We’ve been fans of the Sustainable Development Goals (SDGs) since they were launched almost two years ago. They are truly this generation’s moon shot. Participation by the business community is critical to reaching the SDGs by 2030, and we are bullish on helping businesses make that happen. So what’s the problem?
Read on to get an idea of the issues and what’s at stake. Then join us for a webchat, October 24th, at 1pm ET. We’d love to have you participate in this incredibly important and timely discussion. Here’s why:
In the last year, many government agencies and NGOs have been working to bring businesses to the SDGs table. Businesses all across the globe are trying to figure out what they can do to contribute to (and benefit from) laudable efforts to solve these big problems. All good so far.
With all this attention, the media noise has pushed SDGs to buzzword status. And that’s part of the problem. It’s not a buzzword. I was at a conference recently where a sustainability professional told me he was being pressured to find a way to link the company’s sustainability and philanthropic work to each and every SDG. More recently I saw a report from another company that claimed they are supporting every single SDG through their sustainability work – directly or indirectly. Sounds good, right?
The answer is, “yes, but.…” We don’t think that linking the SDGs to business action was intended to be a contest to see if you can check all the boxes. It was intended to be a catalyst for action, innovation, transformation, and real change.
The SDGs identify real-world problems and proposed targets, with specific metrics to evaluate the success of solutions. So if you are going to claim credit (to boost reputation or otherwise) don’t you need to back up the claim with numbers? By what net amount did your action actually move the needle? Just saying you’re aligned or even making a charitable donation is a far cry from the concrete, context-based metrics some companies are using to measure progress toward sustainability.
Here’s an example to clarify: Company A contributes money to provide school lunches for 40 children for a year, but pays 20 employees a wage that is below a living wage. Those employees’ collective 55 children qualify for a school lunch program that would be unnecessary had the employees been paid a living wage. You may think, well, 40 children got lunch, that’s better than nothing. But doesn’t it matter that the Company is, in a sense, seeking applause for feeding 40, but neither acknowledging its role in perpetuating the problem nor taking responsibility for providing a socially defined means (the living wage) for solving the problem for its employees’ offspring?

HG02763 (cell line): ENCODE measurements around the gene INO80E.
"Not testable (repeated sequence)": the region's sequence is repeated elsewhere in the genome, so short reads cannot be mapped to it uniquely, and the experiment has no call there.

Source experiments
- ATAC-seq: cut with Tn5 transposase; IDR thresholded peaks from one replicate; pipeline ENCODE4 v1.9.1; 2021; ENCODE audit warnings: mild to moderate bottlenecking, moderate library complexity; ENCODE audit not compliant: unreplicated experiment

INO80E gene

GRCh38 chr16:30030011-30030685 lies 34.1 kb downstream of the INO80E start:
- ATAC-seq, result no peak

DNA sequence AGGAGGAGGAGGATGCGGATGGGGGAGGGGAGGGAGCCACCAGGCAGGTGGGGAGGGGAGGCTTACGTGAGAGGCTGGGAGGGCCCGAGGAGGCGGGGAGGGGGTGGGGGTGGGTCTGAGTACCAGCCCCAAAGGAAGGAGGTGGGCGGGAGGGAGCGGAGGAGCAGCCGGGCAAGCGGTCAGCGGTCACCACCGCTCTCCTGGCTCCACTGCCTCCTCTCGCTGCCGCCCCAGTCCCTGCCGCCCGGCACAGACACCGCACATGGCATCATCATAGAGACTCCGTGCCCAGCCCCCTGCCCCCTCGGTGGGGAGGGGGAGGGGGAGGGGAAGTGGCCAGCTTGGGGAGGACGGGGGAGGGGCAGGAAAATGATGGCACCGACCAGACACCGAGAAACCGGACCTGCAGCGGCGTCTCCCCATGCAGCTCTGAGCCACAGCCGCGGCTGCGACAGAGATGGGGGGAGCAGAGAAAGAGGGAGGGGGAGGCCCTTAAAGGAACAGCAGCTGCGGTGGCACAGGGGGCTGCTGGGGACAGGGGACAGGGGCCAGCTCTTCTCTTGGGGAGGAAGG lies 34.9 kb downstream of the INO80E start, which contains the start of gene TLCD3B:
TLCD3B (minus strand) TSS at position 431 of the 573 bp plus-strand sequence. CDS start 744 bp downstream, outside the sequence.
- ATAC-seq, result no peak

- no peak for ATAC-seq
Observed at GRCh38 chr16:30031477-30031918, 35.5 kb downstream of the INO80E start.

Of course philanthropy is awesome and results in lots of good being done in the world. But giving money is not enough or even really the point. You need concrete data to determine whether and how a problem was solved and in what (net) way you were responsible for the solution.
The connection can and should be clearly stated, because the SDGs are clearly defined. For example, No poverty, SDG 1, isn’t a goal to make people a little less poor; and it isn’t about making people wealthy.
It’s a three-part goal defined as (1) getting rid of extreme poverty (people living on less than $1.25/day), (2) creating a poverty line definition, and implementing safety-net systems, within each country, and (3) raising everyone above his or her nationally defined poverty line. If you’re working on SDG 1, you need to be able to provide metrics on how you moved one of these three needles.